Most urethanes are created by reacting equal amounts of polyol and isocyanate. The balance is tipped ten to one in favor of the polyol to produce Sorbothane. As a result, the polymer has a minimum of chain branching. “The resulting solid polymer behaves like a quasi-liquid, being readily deformed by an applied force and slow to recover, although in the absence of such a force it takes up a defined shape and volume,” Dr. Maurice Hiles said in his patent.
Curiously, Hiles proposed the material for automotive bumpers. That goal was never achieved, although Hiles was correct that metal bumpers were going to be replaced with polymers. Less expensive thermoplastic olefins filled the role in part because they could be mass-produced with injection molding machinery.
The Isolate IT! Sorbothane urethanes are cast, a time-consuming batch process. Sorbothane primarily uses book molds, a closed casting process. Skilled mold design is required to avoid air entrapment. In an interesting twist, a two-pour system is sometimes employed. In one stream, a rigid polyurethane is metered into a mold, followed by a stream of Sorbothane. The two layers are chemically bonded as they react together in the mold.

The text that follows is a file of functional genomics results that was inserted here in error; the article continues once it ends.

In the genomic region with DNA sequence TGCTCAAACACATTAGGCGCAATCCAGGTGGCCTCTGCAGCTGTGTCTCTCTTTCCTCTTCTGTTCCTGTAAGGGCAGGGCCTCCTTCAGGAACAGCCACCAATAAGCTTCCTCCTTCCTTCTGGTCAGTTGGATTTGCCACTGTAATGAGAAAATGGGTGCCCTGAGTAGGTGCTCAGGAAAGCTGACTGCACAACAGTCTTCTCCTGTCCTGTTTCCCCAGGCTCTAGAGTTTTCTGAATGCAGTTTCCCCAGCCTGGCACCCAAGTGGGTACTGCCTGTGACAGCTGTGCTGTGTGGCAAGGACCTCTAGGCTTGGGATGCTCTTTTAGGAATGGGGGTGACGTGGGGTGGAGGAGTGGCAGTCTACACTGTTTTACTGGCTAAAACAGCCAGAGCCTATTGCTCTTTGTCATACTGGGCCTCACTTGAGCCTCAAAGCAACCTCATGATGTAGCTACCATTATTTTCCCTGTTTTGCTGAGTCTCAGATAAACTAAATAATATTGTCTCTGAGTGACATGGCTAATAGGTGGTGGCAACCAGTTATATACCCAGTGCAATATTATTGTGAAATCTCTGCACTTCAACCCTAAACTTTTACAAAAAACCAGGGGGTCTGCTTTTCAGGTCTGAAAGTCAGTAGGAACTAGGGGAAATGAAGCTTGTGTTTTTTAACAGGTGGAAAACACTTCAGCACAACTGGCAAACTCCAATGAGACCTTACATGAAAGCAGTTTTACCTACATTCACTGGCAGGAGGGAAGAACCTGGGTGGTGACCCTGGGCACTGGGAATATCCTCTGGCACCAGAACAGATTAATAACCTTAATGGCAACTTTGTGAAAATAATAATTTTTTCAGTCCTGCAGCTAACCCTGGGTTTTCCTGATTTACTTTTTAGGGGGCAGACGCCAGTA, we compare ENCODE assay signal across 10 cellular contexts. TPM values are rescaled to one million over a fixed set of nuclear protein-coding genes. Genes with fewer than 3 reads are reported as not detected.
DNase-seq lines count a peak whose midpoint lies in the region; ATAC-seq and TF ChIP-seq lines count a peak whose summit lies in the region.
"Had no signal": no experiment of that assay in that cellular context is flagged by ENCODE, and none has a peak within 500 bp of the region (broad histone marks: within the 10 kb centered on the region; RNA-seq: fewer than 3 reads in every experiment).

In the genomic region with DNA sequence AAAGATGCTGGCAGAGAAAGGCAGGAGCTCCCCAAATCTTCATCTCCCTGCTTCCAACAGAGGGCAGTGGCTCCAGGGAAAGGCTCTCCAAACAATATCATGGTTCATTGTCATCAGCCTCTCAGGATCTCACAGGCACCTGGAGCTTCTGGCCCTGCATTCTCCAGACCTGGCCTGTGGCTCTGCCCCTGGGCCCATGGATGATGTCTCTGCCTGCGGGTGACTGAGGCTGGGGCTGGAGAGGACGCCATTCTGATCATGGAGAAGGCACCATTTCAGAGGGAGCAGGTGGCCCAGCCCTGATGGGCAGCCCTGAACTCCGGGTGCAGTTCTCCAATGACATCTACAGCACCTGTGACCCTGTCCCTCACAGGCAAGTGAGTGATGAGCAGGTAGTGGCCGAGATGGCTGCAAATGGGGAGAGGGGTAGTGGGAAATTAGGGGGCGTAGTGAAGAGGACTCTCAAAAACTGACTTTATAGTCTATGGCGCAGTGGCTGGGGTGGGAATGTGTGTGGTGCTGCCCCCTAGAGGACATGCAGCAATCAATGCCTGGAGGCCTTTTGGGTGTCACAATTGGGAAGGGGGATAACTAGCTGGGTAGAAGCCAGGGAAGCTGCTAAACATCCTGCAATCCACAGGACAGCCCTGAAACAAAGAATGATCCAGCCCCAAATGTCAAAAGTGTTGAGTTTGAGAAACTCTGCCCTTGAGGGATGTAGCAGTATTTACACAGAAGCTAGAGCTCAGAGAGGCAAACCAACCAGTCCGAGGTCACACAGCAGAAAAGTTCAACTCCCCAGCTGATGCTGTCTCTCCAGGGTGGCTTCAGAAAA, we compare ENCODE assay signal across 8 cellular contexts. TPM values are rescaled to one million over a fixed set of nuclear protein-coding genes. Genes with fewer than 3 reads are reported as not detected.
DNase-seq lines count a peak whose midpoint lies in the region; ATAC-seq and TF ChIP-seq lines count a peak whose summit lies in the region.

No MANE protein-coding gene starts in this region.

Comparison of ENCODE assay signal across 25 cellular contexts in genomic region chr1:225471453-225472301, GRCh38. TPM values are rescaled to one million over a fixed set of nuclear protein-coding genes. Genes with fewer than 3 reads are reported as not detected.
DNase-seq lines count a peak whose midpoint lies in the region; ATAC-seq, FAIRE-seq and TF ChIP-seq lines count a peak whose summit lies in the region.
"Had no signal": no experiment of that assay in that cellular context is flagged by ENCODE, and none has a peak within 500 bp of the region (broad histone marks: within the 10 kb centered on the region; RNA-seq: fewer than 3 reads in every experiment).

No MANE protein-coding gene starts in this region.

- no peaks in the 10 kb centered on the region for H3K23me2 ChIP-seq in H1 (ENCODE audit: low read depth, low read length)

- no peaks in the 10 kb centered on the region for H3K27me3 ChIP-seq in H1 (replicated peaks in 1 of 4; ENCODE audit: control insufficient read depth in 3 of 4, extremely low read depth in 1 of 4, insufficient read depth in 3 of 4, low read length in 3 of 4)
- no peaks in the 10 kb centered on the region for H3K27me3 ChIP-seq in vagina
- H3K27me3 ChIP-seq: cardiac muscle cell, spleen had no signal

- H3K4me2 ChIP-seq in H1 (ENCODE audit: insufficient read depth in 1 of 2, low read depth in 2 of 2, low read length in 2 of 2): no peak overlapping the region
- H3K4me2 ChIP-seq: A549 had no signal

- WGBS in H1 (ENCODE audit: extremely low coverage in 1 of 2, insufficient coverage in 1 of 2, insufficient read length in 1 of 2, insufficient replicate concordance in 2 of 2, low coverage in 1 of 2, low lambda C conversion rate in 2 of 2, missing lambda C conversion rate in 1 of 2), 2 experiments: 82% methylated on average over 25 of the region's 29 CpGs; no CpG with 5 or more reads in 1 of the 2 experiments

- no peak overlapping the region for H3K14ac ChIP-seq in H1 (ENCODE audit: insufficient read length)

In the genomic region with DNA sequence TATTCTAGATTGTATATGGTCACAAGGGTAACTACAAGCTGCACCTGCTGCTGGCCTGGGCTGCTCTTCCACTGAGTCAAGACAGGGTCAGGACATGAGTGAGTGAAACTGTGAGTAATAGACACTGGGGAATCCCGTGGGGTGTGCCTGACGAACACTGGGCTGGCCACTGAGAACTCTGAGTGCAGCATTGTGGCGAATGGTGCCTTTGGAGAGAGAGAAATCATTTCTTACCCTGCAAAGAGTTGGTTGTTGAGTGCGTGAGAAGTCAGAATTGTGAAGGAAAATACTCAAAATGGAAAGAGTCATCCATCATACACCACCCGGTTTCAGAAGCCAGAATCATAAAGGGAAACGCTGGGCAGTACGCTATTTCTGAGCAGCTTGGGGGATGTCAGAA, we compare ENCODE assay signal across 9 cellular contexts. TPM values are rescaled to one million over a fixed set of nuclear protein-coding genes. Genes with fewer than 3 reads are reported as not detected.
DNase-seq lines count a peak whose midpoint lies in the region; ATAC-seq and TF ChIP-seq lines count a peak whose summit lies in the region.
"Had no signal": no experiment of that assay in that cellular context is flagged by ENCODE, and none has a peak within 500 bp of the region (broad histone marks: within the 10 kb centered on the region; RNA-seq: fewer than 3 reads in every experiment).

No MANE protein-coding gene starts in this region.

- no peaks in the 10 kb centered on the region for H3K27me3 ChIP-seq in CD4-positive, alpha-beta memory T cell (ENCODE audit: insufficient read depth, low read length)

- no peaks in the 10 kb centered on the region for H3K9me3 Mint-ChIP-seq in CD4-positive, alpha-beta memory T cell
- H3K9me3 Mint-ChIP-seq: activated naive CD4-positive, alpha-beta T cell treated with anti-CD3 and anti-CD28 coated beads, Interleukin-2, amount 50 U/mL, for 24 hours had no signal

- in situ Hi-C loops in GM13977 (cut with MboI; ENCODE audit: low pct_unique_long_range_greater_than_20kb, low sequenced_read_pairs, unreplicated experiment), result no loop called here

In another construction, called “constrained,” a layer of Sorbothane is bolted between pieces of steel, producing a solid, vibration-damping base for machinery.
There are a few key parameters engineers need to consider when designing with Sorbothane. “We want to know the weight, the frequency, and the temperature (in the proposed application) so we can tailor the material and put a sufficient amount of material under the base so you are carrying the load and won’t get creep,” says Boyd. “And then we can tailor the hardness so that you get the maximum performance.”
The polyol formulation is a constant, but the amount of isocyanate can be varied to produce Sorbothane with different levels of hardness.